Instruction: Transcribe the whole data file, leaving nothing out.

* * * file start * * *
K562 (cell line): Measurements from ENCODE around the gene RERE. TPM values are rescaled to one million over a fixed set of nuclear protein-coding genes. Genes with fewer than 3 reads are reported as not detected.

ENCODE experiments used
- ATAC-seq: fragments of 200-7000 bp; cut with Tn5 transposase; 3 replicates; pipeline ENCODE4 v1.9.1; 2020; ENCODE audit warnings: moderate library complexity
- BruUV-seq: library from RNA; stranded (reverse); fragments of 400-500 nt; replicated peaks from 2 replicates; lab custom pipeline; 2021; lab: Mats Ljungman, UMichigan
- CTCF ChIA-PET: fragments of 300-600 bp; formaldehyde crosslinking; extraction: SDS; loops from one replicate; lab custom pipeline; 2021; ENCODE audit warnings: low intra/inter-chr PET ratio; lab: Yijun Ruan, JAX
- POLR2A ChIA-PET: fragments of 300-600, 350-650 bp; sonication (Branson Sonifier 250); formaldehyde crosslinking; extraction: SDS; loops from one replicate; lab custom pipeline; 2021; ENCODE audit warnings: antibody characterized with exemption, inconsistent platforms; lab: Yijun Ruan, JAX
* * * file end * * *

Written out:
K562 (cell line): Measurements from ENCODE around the gene RERE. TPM values are rescaled to one million over a fixed set of nuclear protein-coding genes. Genes with fewer than 3 reads are reported as not detected.

ENCODE experiments used
- ATAC-seq: fragments of 200-7000 bp; cut with Tn5 transposase; 3 replicates; pipeline ENCODE4 v1.9.1; 2020; ENCODE audit warnings: moderate library complexity
- BruUV-seq: library from RNA; stranded (reverse); fragments of 400-500 nt; replicated peaks from 2 replicates; lab custom pipeline; 2021; lab: Mats Ljungman, UMichigan
- CTCF ChIA-PET: fragments of 300-600 bp; formaldehyde crosslinking; extraction: SDS; loops from one replicate; lab custom pipeline; 2021; ENCODE audit warnings: low intra/inter-chr PET ratio; lab: Yijun Ruan, JAX
- POLR2A ChIA-PET: fragments of 300-600, 350-650 bp; sonication (Branson Sonifier 250); formaldehyde crosslinking; extraction: SDS; loops from one replicate; lab custom pipeline; 2021; ENCODE audit warnings: antibody characterized with exemption, inconsistent platforms; lab: Yijun Ruan, JAX